Confirm the Ending by Mohit

Why cant we do the below code with using only regular expressions.

function confirmEnding(str, target) {
  var num = str.length-target.length;
  var newString=str.slice(num);
 return newString == target;

function confirmEndingNew(str, target) {
  var targetRegex = /target$/;
  return targetRegex.test(str) ;

Because /target$/ looks to match the actual letters target at the end of the string instead of a variable.

To use target as a variable, you have to do something a little different. An example (but not the actual code you would use for this challenge is below).

Let’s say you wanted to test a string (a sentence) to see if it had an animal name/type in it. If you had only a few animal types you were looking for, you could do the following.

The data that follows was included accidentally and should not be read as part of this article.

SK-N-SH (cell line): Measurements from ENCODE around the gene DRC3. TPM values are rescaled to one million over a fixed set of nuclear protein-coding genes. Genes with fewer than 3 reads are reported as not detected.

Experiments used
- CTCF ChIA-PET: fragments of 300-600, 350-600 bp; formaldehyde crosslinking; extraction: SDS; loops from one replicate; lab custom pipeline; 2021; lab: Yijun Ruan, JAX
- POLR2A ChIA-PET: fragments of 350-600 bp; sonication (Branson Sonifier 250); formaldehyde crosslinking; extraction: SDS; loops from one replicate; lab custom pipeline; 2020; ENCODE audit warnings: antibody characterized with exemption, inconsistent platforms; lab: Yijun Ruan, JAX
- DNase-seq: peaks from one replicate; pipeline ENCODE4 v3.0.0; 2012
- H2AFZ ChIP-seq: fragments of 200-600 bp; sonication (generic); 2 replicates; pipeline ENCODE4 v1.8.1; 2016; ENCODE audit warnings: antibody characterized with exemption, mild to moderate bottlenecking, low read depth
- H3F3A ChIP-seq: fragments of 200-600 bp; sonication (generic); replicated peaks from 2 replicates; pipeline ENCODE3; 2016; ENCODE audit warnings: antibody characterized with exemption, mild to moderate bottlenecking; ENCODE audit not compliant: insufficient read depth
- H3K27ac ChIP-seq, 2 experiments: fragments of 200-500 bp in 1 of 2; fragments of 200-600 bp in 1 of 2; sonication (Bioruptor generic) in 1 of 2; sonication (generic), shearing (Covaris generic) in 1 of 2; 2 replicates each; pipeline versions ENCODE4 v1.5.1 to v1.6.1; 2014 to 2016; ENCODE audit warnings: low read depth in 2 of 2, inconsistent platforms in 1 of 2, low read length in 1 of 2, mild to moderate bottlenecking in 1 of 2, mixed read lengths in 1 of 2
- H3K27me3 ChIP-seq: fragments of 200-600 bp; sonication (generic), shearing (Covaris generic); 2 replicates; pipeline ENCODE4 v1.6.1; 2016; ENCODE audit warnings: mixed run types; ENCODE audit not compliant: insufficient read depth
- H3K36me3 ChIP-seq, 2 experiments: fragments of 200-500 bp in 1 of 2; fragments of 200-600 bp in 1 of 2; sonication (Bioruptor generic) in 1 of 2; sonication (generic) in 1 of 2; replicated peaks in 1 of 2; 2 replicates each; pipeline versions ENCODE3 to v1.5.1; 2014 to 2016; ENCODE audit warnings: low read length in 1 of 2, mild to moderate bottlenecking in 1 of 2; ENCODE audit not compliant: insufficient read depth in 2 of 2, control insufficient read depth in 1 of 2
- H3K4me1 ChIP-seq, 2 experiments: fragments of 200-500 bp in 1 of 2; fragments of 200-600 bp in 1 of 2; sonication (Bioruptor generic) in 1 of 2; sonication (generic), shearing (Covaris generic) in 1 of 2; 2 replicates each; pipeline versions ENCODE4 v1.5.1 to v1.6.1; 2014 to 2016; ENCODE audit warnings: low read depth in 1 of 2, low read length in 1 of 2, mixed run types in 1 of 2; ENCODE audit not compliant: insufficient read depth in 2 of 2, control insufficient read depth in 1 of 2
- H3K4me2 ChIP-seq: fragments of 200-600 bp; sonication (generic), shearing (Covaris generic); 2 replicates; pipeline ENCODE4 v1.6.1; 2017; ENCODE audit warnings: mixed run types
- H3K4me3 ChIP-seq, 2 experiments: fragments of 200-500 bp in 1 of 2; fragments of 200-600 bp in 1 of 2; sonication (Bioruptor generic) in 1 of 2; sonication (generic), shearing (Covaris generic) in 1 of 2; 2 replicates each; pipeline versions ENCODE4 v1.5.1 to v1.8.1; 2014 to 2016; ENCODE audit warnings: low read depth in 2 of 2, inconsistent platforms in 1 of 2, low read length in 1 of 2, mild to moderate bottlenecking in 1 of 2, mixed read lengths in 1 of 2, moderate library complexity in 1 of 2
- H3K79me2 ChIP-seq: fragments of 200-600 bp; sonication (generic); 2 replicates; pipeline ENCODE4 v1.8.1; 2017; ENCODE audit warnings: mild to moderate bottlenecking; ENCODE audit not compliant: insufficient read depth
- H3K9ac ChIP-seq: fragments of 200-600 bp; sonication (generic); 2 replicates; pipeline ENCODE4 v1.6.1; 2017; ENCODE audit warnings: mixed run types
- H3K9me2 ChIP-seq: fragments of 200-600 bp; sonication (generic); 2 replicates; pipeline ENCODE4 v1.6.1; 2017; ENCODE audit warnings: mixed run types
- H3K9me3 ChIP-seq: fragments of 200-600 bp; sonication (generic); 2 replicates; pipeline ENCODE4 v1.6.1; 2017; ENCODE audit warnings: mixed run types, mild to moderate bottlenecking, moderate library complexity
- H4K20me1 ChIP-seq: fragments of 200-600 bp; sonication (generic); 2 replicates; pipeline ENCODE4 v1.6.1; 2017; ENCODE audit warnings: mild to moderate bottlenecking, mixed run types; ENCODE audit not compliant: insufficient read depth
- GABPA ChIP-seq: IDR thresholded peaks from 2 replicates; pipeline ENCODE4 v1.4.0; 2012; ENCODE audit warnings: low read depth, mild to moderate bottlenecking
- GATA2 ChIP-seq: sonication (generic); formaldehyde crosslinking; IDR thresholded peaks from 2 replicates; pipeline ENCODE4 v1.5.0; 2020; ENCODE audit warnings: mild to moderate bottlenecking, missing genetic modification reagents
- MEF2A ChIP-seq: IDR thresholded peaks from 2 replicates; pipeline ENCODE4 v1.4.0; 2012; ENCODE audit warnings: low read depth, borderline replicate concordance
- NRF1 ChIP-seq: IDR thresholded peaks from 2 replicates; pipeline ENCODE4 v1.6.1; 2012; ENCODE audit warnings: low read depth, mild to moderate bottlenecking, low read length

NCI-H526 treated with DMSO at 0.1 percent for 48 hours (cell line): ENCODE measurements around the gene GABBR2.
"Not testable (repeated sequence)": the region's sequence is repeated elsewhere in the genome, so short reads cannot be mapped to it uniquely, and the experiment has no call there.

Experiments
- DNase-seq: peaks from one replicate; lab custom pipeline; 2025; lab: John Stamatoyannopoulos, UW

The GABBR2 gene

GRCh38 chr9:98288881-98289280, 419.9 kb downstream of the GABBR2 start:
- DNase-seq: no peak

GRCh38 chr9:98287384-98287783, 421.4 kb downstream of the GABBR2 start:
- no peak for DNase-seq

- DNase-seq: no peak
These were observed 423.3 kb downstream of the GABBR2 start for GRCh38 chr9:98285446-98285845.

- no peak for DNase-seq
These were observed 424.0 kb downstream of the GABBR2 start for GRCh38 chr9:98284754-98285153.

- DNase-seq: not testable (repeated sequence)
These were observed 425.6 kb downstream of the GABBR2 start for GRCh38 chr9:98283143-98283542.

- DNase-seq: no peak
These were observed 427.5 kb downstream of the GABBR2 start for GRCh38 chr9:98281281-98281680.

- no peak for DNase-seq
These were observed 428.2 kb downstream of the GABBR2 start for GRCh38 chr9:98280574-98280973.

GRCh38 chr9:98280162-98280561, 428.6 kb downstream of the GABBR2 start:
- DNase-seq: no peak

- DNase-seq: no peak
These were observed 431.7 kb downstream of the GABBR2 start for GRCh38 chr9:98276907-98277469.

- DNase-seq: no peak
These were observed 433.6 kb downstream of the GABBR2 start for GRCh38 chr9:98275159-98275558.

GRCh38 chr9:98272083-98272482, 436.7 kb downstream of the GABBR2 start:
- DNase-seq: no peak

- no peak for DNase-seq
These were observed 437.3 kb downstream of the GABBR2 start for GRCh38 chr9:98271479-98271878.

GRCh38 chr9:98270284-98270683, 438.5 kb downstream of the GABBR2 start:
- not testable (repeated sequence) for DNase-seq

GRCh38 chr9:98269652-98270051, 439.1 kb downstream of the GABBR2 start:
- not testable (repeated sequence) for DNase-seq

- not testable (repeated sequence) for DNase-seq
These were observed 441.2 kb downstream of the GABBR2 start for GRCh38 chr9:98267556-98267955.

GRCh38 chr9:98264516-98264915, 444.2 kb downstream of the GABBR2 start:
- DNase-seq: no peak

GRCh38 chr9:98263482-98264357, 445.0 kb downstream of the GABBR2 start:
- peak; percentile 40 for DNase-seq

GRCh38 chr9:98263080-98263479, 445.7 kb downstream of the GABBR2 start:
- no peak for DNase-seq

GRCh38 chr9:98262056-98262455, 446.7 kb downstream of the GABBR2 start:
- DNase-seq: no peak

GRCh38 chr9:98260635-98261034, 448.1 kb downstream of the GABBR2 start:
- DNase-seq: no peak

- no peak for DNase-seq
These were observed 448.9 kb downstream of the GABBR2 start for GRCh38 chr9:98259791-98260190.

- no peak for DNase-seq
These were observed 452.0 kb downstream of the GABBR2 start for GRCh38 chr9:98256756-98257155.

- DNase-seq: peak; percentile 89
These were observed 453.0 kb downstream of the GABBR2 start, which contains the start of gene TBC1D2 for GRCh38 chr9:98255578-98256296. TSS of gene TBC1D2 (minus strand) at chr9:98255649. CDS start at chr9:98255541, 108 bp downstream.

function foundAnimalInSentence(sentence) {
  const regex = /cat|dog|bird/;
  return regex.test(sentence);

foundAnimalInSentence('The traffic was bad today.'); // false
foundAnimalInSentence('The dog ran across the road'); // true

What if you had a large list (a million or more) animal types you wanted to check. It would not be practical to construct a regular expression with all those animal names. Instead, you would probably have an array or object contain animal types and then use a RegExp constructor to build each regular expression to test for the animal. The example below contains a small array of animal types, but you should get the idea.

function foundAnimalInSentence(animals, sentence) {
  return animals.some(animal => {
    const regex = new RegExp(animal);
    return regex.test(sentence);

const animals = ['cat', 'dog', 'bird', 'bear', 'elephant', 'horse'];
foundAnimalInSentence(animals, 'The traffic was bad today.'); // false
foundAnimalInSentence(animals, 'The dog ran across the road'); // true
1 Like

Thanks a lot for the reply.